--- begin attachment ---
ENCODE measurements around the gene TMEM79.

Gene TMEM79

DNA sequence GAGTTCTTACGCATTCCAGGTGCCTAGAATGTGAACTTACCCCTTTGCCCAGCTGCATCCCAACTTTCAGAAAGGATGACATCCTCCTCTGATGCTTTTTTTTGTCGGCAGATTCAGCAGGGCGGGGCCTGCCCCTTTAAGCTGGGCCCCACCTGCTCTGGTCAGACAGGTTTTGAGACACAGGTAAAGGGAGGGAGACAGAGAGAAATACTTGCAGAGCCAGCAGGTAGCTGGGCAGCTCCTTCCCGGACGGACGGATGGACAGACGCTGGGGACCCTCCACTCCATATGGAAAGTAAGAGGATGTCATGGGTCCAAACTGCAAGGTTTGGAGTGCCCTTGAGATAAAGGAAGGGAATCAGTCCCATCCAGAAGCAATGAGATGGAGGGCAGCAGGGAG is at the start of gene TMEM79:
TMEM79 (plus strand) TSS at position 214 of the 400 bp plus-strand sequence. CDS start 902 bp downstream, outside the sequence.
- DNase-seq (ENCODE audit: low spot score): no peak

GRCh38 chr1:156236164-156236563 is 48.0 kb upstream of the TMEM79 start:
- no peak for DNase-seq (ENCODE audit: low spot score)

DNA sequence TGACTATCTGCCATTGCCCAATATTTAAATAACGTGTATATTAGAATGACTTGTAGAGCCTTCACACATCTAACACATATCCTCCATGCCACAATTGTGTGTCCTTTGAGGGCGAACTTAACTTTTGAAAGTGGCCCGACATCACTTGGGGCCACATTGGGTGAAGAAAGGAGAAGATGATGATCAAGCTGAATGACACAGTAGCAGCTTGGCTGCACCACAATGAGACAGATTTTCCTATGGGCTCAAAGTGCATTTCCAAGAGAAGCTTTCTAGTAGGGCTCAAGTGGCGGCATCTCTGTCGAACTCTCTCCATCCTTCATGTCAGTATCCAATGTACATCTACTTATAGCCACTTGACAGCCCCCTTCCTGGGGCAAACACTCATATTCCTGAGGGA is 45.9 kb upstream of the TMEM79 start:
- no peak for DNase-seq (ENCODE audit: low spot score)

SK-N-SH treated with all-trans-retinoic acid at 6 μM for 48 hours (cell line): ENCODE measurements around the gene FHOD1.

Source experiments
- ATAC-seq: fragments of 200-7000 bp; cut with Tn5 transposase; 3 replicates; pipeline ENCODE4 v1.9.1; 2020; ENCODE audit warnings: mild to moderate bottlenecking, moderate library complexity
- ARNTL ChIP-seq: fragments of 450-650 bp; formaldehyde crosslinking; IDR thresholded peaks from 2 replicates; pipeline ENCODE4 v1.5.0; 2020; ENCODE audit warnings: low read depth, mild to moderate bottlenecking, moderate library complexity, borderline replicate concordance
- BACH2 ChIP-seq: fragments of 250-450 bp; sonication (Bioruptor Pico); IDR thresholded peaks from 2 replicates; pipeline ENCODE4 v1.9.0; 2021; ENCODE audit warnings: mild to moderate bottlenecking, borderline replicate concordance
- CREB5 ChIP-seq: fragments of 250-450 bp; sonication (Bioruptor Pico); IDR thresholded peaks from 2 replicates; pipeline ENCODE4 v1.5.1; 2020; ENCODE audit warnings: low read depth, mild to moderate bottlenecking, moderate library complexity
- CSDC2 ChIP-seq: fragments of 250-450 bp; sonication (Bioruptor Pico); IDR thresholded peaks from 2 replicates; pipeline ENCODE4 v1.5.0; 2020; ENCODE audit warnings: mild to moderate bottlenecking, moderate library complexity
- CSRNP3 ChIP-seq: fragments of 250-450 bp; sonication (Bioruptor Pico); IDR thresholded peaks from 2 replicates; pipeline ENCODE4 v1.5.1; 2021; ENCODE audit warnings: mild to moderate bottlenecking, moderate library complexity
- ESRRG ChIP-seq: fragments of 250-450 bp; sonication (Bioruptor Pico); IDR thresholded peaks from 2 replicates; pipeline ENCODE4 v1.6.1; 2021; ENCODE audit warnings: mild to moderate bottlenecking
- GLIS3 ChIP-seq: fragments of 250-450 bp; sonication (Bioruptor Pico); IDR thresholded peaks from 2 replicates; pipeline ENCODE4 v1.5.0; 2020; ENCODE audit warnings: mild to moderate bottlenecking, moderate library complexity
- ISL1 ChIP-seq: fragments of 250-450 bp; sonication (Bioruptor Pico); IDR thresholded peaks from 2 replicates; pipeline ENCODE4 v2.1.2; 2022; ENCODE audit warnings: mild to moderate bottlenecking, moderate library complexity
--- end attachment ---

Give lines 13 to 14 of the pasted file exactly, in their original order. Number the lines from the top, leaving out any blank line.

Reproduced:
- ARNTL ChIP-seq: fragments of 450-650 bp; formaldehyde crosslinking; IDR thresholded peaks from 2 replicates; pipeline ENCODE4 v1.5.0; 2020; ENCODE audit warnings: low read depth, mild to moderate bottlenecking, moderate library complexity, borderline replicate concordance
- BACH2 ChIP-seq: fragments of 250-450 bp; sonication (Bioruptor Pico); IDR thresholded peaks from 2 replicates; pipeline ENCODE4 v1.9.0; 2021; ENCODE audit warnings: mild to moderate bottlenecking, borderline replicate concordance